Q: In your high school church youth group, how much did you learn about the Christian faith and reasons to believe?
I wasn’t very involved in my youth group as a high schooler besides Sunday morning church and I didn’t have any friends in school that were professed Christians. Besides, at that time I had never heard of apologetics. Though I understood I was saved, I didn’t understand what it meant to have an intimate relationship with Jesus or what it meant to serve him. That is, until I reached college.
Q: How did you become interested in apologetics, and how did you get involved with Ratio Christi?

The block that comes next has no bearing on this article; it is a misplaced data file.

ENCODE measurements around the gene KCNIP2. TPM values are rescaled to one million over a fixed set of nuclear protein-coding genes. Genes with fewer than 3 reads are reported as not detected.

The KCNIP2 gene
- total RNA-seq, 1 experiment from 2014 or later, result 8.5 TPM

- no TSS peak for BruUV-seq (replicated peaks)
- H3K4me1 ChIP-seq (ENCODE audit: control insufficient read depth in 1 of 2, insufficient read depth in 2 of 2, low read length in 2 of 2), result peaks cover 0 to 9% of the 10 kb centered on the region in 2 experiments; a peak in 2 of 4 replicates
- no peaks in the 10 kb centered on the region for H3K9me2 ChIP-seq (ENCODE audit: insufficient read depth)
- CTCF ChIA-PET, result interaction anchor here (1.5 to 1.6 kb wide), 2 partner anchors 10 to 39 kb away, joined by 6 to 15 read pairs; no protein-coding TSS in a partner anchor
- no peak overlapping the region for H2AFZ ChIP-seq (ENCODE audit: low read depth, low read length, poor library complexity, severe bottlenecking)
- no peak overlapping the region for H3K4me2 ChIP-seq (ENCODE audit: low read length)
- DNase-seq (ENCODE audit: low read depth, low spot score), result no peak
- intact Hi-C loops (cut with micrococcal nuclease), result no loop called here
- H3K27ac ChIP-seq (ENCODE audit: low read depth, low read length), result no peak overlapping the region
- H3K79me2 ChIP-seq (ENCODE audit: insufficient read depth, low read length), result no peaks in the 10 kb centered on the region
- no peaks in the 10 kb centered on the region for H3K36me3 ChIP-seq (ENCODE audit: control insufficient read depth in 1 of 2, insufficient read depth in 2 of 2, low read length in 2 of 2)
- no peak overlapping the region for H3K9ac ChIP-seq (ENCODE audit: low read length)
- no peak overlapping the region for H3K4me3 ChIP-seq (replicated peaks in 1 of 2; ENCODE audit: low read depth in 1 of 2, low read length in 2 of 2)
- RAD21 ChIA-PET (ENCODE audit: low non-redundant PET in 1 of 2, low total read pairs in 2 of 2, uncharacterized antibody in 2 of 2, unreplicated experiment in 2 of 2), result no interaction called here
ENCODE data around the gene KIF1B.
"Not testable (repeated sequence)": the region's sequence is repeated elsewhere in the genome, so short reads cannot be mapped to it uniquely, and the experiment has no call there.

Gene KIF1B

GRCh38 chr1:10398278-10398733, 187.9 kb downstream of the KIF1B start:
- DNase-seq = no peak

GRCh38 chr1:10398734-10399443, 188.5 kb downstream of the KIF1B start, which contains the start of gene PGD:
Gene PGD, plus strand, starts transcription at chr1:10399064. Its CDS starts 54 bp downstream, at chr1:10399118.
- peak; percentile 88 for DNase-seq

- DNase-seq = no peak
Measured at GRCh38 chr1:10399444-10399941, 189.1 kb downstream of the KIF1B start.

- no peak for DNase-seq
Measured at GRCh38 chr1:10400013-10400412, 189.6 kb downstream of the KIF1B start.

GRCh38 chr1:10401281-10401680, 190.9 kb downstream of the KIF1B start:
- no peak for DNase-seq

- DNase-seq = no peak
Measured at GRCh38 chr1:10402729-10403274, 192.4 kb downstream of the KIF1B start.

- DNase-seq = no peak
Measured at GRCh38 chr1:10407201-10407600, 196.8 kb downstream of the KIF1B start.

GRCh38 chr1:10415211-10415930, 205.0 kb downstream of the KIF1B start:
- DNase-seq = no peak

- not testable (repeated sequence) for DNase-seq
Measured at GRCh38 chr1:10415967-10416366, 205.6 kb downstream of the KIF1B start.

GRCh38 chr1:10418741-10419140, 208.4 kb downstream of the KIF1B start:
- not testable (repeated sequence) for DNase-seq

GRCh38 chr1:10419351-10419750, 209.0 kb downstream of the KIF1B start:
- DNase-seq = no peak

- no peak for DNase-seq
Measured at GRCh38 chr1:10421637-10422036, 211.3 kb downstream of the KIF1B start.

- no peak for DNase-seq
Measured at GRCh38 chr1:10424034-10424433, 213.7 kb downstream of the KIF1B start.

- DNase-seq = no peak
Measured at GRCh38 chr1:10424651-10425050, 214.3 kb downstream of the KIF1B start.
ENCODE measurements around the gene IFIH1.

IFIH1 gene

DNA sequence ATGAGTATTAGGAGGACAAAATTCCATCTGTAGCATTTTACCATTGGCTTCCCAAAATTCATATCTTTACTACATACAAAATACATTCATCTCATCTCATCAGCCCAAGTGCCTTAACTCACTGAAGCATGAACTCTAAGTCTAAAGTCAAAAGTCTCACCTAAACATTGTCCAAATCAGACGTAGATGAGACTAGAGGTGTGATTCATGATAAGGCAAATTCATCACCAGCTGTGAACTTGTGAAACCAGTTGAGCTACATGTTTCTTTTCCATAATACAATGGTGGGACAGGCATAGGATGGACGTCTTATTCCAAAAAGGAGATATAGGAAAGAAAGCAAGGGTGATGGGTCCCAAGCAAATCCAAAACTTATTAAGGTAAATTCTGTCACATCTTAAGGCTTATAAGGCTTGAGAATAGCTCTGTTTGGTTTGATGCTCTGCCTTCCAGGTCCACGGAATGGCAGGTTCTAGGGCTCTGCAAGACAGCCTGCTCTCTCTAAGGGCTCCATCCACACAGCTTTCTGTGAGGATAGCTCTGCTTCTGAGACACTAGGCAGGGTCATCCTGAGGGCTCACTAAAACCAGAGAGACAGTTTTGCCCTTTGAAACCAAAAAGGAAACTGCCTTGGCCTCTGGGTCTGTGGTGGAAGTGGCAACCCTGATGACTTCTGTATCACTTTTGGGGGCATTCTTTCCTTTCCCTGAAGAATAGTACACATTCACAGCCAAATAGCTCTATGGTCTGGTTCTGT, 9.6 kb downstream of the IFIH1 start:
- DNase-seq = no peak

I became interested in apologetics after I rededicated my life to Christ and got baptized in a summer mission following my freshman year of college. Every week we were tasked with sharing our faith with students on college campuses. It was the scariest and most anxiety-inducing part of the mission. I knew how to share my faith but didn’t know how to deal with objections. The resource that helped me the most was a book I had borrowed from my campus minister called More Than a Carpenter by Josh McDowell. It was the first Christian book that I had read that dealt with apologetics and was helpful for sharing my faith more confidently. Afterwards, I did my best to share my faith with students but always felt inadequate trying to answer hard questions; they challenged my faith. Years later, at church, there was talk of starting an apologetics club at Rice. I knew this was an opportunity from God to both learn and serve him and I accepted the offer to help start the chapter at Rice.